The 27 Best Deep-Sea Species: #22 Xenophyophores

Image courtesy of MBARI 2008

#22 Xenophyophore (Domain: Eukaryota, Kingdom Rhizaria, Phylum Foraminifera, Class Xenophyophorea)

Xenophyophores come in at 22 for several reasons.  First, they represent the largest single-celled organism on Earth. The largest of them is Syringammina fragillissima at a maximum of 20cm in diameter.  Second, in some areas of the deep, they are the dominant species with over 2,000 individuals per 100 square meters. Then there is the fact that, like ameobas, they use a pseudopodium to engulf food from the mud around them. While doing this they secrete a mucus that can cover a sizeable area on the seafloor.

Fourth and last, you know this is going to be a cool species when its scientific name means "bearer of foreign bodies".  The over 40 species of Xenophyophores all build tests from the dead parts of other things, be it diatom skeletons, sponge spicules, or broken shells.  To this they may add in sediment grains and a fecal pellet or two for fun.

So to recap, big single-celled animal that secretes a slimy goo all over and attaches the parts of dead things to itself.


Image from Bedford Institute of Oceanography


Image from NOAA Ocean Explorer

Dr. M (1729 Posts)

Craig McClain is the Assistant Director of Science for the National Evolutionary Synthesis Center, a National Science Foundation supported initiative. He has conducted deep-sea research for 20 years and published over 50 papers in the area. He has participated in and led dozens of oceanographic expeditions taken him to the Antarctic and the most remote regions of the Pacific and Atlantic. Craig’s research focuses on how energy drives the biology of marine invertebrates from individuals to ecosystems, specifically, seeking to uncover how organisms are adapted to different levels of carbon availability, i.e. food, and how this determines the kinds and number of species in different parts of the oceans. Craig’s research has been featured on National Public Radio, Discovery Channel, Fox News, National Geographic and ABC News. In addition to his scientific research, Craig also advocates the need for scientists to connect with the public and is the founder and chief editor of the acclaimed Deep-Sea News (, a popular ocean-themed blog that has won numerous awards. His writing has been featured in Cosmos, Science Illustrated, American Scientist, Wired, Mental Floss, and the Open Lab: The Best Science Writing on the Web. His forthcoming book, Science of the South (, connects cultural icons of South such as pecan pie with the science behind them.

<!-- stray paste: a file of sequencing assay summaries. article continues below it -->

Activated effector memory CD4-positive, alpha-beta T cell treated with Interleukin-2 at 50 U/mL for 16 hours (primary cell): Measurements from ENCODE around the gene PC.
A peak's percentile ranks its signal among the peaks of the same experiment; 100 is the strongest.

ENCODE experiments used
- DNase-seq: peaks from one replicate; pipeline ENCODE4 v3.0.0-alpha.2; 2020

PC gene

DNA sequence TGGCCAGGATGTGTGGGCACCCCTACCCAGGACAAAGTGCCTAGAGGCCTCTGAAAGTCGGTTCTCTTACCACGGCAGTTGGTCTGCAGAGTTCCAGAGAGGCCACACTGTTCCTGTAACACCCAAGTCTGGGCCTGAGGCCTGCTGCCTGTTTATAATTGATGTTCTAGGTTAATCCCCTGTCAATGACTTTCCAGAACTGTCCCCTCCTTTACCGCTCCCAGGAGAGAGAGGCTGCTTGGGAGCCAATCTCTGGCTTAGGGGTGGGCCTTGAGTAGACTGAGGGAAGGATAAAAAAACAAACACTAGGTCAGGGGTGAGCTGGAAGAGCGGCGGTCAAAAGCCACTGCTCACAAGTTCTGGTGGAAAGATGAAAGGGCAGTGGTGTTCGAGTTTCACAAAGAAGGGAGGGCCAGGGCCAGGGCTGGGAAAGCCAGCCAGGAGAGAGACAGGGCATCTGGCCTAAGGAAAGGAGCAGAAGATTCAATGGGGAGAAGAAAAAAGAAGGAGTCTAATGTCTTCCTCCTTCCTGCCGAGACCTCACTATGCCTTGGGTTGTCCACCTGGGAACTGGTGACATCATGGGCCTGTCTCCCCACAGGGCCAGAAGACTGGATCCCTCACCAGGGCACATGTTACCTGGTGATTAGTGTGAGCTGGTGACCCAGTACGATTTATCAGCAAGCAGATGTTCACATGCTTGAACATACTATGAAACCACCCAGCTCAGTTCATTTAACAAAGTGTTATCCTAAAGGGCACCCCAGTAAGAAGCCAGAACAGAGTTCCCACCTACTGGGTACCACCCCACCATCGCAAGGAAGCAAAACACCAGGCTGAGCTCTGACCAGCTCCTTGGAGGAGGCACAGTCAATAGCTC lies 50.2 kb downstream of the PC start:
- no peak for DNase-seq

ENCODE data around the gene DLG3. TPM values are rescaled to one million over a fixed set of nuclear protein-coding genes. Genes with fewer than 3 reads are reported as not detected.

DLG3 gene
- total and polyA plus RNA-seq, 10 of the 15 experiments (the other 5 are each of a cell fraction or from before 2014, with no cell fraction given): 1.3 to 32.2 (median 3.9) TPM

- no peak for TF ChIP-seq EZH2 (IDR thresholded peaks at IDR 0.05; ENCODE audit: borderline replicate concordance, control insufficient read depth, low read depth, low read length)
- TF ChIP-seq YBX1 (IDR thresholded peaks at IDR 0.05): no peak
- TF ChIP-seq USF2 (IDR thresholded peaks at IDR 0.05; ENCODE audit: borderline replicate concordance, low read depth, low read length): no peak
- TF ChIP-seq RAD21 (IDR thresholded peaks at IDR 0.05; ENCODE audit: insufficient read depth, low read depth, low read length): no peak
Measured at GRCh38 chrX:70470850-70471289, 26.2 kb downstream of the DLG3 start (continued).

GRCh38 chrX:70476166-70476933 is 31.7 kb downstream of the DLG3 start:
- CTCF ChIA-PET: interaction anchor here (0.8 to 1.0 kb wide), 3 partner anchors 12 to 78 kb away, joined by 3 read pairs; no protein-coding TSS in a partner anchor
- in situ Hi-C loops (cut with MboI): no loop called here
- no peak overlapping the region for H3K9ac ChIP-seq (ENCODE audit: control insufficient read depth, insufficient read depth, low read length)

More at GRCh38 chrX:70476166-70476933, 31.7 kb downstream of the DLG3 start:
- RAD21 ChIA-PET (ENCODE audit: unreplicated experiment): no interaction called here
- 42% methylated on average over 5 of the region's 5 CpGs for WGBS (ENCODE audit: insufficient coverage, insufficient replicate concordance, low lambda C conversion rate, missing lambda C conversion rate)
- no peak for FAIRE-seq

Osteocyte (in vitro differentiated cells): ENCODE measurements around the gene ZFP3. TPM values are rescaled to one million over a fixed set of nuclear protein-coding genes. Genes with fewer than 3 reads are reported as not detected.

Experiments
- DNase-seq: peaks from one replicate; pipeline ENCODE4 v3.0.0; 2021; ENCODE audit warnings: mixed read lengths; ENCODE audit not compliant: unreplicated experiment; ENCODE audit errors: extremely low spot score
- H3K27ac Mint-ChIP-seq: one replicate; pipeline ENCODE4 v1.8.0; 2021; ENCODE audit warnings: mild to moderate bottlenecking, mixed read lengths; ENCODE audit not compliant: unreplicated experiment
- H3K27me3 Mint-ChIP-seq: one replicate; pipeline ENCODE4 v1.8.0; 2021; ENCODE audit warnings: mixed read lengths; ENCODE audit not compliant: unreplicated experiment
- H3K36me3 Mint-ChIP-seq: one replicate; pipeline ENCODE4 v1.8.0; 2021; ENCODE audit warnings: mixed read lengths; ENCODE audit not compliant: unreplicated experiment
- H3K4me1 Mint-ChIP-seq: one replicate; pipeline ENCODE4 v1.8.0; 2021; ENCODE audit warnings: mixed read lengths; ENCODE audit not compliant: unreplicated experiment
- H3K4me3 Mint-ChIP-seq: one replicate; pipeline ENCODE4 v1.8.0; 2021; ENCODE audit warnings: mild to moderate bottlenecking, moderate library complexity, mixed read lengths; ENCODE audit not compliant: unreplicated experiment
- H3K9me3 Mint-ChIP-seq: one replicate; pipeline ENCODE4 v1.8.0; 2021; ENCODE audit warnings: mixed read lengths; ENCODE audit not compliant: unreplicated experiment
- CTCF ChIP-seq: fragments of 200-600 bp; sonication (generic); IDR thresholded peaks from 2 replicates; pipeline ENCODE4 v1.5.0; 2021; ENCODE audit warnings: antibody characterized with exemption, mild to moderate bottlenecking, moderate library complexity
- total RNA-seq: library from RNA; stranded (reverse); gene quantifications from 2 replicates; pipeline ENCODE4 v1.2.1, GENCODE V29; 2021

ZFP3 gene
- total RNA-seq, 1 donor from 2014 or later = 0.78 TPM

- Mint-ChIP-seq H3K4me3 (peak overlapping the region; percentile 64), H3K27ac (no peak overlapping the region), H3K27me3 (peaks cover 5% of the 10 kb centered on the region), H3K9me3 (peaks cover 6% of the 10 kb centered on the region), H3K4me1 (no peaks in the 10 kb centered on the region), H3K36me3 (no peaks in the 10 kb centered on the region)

3 comments on “The 27 Best Deep-Sea Species: #22 Xenophyophores
  1. To this they may add in sediment grains and a fecal pellet or two for fun.

    Different species use different amounts of different particles. There’s at least one species that constructs its test entirely from faecal pellets, and spends its life happily wrapped up in its own shit.

  2. 20cm !! Wow.

    So each species uses different mix that’s cool, I was thinking before the comments how using “found” objects like that must make it harder to identify them to genus or species visually. Giant-single-celled-snot-net-casting-fecal-palace-building… what more is there to life?

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